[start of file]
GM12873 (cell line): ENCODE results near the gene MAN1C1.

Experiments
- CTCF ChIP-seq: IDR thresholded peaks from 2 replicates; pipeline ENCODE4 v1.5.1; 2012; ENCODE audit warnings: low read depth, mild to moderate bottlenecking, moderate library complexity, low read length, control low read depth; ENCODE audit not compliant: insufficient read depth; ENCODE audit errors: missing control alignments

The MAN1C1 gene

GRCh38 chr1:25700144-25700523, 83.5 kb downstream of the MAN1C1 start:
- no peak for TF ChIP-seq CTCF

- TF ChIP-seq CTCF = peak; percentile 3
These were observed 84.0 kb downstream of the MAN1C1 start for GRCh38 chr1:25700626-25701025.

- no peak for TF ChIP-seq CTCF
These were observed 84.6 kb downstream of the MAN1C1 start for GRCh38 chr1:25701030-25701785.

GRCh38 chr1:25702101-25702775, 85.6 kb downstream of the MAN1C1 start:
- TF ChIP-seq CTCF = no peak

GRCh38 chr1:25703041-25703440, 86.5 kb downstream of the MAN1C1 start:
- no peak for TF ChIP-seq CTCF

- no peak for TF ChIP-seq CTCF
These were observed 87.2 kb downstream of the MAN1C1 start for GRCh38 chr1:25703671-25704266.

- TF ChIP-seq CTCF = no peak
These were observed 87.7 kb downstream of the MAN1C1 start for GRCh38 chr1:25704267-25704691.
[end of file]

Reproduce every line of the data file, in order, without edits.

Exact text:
GM12873 (cell line): ENCODE results near the gene MAN1C1.

Experiments
- CTCF ChIP-seq: IDR thresholded peaks from 2 replicates; pipeline ENCODE4 v1.5.1; 2012; ENCODE audit warnings: low read depth, mild to moderate bottlenecking, moderate library complexity, low read length, control low read depth; ENCODE audit not compliant: insufficient read depth; ENCODE audit errors: missing control alignments

The MAN1C1 gene

GRCh38 chr1:25700144-25700523, 83.5 kb downstream of the MAN1C1 start:
- no peak for TF ChIP-seq CTCF

- TF ChIP-seq CTCF = peak; percentile 3
These were observed 84.0 kb downstream of the MAN1C1 start for GRCh38 chr1:25700626-25701025.

- no peak for TF ChIP-seq CTCF
These were observed 84.6 kb downstream of the MAN1C1 start for GRCh38 chr1:25701030-25701785.

GRCh38 chr1:25702101-25702775, 85.6 kb downstream of the MAN1C1 start:
- TF ChIP-seq CTCF = no peak

GRCh38 chr1:25703041-25703440, 86.5 kb downstream of the MAN1C1 start:
- no peak for TF ChIP-seq CTCF

- no peak for TF ChIP-seq CTCF
These were observed 87.2 kb downstream of the MAN1C1 start for GRCh38 chr1:25703671-25704266.

- TF ChIP-seq CTCF = no peak
These were observed 87.7 kb downstream of the MAN1C1 start for GRCh38 chr1:25704267-25704691.